—Hence in countries which profess the dogma of popular sovereignty, the political oath can not be what it was under the old regime. We might even say that not only has it no raison d'étre, no reason why it should exist, but that there are reasons why it should not exist. An oath, with the forms of solemnity which surround it, represents in the eyes of men the idea of an indissoluble and perpetual engagement. But should the citizen swear to be always faithful to a sovereign whose rights, created by the national will, may be destroyed by that same will? Should he swear always to obey and support a constitution which the nation may modify or abrogate at any moment? We can understand an oath made to a superior and immutable being, to God, or to a sovereign consecrated by divine right; we can understand an oath to the great principles of truth, probity, honor, duty, principles universally accepted and respected, implanted by God in the human conscience, whence they dominate time, circumstances and laws. But it is very difficult to define the character and value of an oath given to a removable sovereign, to precarious institutions, made by the very persons in whom resides the right to change the sovereign and modify the institutions. In such an act we can see only a conditional oath, limited by restrictions and hedged in by reservations; but such an act is not an oath. * * * Not only is the political oath useless, since it never strengthened or saved a constitution or a sovereign, but, moreover, it is sometimes only an instrument of tyranny or violence. * * * The political oath has not, in the eyes of the people of our day, the authority which belongs to so solemn an act. It has not the character of inviolability; it is commented on and discussed. It is not of rare occurrence, that the person who takes it harbors, in his innermost soul, a faith different from that to which he has just sworn; public opinion no longer grows indignant at this, nor is it even surprised at it: sometimes it is an accomplice to the wrong, requiring the official or other person who takes the oath to remember, at the moment he takes it, an oath he had previously taken. This is a deplorable confusion of ideas; for just as there is but one conscience and one morality, there can be but one oath: it matters not what we call it, judicial, professional or political: all oaths impose the same duties and should be kept with the same fidelity * * *. But we must not lose sight of the fact that, according to modern law, the constitution of a country may be indefinitely modified by the national will, so that an oath can be no obstacle in the way of the desires or of the proposals of reform which it is the right of every citizen to express in a legal way. The oath itself would be opposed to the constitution if it held the person taking it within bounds which would prevent him from exercising that right. With the oath as governments have always wished to interpret it, it would be possible to confiscate the national will for all time. Revolution has too frequently undertaken the task of answering that pretense. * * Says M. Odilon Barrot, 'Oaths are taken or refused, but not discussed. The sanction of the oath being entirely in the conscience, the strength of the oath is entirely in the morality of the person who takes it.' In political matters, more than in any other, it is the character of the man which gives authority to the oath. * * Let the politician, functionary or civil magistrate take an oath to the law, the soldier to his flag, and every citizen to what to him is duty: such, in our opinion, is the simple and easy solution of this much debated question. In politics everything is variable, uncertain and precarious. In the midst of the crumbling of thrones and constitutions which our generation has witnessed, we should like to have pointed out to us a form of government or a dynasty certain to grow old with its oaths. But duty is, and will always subsist. Let men take an oath of fealty to it." The "political oath" here spoken of is very intimately related on one side to the oath of allegiance.—ED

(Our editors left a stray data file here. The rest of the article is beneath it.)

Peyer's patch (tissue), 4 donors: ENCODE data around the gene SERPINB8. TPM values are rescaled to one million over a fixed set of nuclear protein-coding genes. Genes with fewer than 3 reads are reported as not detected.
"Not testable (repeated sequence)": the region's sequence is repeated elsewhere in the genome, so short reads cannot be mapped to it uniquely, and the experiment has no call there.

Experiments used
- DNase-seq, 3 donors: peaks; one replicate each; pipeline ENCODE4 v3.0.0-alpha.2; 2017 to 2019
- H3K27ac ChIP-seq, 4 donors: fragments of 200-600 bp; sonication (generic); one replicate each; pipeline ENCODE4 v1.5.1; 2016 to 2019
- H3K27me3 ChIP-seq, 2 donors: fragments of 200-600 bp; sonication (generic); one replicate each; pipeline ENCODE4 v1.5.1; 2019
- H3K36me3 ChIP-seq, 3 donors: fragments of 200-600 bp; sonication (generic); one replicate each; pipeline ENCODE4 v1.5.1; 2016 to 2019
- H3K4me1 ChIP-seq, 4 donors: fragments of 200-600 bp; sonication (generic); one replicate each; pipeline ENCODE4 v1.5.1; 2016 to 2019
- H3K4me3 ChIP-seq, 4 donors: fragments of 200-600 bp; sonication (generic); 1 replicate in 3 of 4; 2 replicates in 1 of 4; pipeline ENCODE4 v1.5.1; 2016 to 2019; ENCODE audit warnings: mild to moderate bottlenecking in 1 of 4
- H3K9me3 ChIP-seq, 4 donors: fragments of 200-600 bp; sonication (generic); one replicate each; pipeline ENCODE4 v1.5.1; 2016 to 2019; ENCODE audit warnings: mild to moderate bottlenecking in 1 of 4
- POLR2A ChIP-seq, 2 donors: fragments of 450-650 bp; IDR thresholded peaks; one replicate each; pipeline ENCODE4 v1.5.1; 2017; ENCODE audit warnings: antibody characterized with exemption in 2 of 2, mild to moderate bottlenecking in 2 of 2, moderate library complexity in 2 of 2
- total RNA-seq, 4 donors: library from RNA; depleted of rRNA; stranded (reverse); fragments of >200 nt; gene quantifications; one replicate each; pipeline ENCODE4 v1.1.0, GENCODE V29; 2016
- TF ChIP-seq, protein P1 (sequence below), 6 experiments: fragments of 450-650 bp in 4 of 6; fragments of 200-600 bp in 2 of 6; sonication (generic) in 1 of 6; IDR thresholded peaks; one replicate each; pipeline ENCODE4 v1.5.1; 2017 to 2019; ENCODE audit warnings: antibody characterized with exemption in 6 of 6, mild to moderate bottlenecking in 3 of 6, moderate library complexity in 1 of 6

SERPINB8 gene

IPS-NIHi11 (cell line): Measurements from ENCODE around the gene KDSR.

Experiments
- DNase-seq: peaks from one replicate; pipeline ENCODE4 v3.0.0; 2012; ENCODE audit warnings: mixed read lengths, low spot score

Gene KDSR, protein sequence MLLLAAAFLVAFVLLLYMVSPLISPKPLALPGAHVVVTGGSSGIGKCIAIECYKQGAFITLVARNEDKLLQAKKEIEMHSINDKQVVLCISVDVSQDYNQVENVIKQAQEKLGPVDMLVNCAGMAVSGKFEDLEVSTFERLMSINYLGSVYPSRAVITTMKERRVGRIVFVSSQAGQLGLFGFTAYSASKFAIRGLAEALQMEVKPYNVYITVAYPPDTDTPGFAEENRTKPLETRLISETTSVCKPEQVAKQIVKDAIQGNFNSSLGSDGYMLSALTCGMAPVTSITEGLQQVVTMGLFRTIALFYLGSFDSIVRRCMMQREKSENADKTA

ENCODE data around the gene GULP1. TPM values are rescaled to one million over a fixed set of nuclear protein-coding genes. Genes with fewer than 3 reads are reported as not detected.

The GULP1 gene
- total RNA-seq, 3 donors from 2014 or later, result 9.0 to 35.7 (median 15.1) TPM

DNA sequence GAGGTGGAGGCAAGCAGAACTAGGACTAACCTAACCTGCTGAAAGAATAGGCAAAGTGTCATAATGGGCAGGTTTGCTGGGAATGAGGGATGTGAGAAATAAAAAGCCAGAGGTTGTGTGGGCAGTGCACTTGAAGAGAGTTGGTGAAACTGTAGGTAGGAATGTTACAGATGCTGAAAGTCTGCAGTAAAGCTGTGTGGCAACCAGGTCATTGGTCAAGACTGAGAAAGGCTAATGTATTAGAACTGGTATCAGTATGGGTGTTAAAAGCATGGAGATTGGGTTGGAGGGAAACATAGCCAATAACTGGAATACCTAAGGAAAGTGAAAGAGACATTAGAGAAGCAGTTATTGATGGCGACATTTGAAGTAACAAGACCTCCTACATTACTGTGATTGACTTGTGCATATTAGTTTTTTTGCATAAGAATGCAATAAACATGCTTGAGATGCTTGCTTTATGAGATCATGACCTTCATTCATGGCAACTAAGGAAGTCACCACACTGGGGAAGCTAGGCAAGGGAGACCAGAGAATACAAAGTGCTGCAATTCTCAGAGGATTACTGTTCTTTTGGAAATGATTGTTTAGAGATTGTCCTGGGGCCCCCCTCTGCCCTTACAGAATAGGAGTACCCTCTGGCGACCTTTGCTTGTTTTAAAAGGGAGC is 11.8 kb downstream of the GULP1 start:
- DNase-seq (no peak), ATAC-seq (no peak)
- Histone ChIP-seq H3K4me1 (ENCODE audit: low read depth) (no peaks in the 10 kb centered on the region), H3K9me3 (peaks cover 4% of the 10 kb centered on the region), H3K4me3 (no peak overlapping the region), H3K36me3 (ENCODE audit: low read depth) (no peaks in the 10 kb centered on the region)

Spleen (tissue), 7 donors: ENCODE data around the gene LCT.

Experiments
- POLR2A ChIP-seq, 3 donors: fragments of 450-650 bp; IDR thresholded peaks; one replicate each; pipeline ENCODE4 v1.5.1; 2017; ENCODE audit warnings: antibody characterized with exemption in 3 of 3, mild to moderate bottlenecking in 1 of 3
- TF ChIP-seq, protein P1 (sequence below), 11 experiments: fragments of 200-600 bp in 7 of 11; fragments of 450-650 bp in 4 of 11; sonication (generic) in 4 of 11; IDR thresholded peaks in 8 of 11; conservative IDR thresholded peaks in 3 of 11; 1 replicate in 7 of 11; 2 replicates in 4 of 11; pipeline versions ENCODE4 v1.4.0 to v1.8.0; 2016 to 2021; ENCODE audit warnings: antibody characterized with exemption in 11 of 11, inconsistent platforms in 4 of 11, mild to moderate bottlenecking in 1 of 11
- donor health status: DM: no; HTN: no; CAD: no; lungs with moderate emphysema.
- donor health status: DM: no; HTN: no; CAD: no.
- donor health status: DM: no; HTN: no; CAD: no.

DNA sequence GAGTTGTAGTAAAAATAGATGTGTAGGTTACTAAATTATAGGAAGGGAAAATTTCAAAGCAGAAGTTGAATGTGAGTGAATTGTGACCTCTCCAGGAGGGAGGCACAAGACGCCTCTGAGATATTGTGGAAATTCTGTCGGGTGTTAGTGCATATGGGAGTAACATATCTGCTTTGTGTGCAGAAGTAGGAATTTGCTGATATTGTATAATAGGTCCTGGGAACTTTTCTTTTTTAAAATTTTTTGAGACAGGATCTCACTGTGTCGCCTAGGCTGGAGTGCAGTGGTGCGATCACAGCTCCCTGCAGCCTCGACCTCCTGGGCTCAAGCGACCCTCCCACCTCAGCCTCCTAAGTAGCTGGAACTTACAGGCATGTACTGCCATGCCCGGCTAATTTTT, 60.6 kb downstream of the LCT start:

End of Notes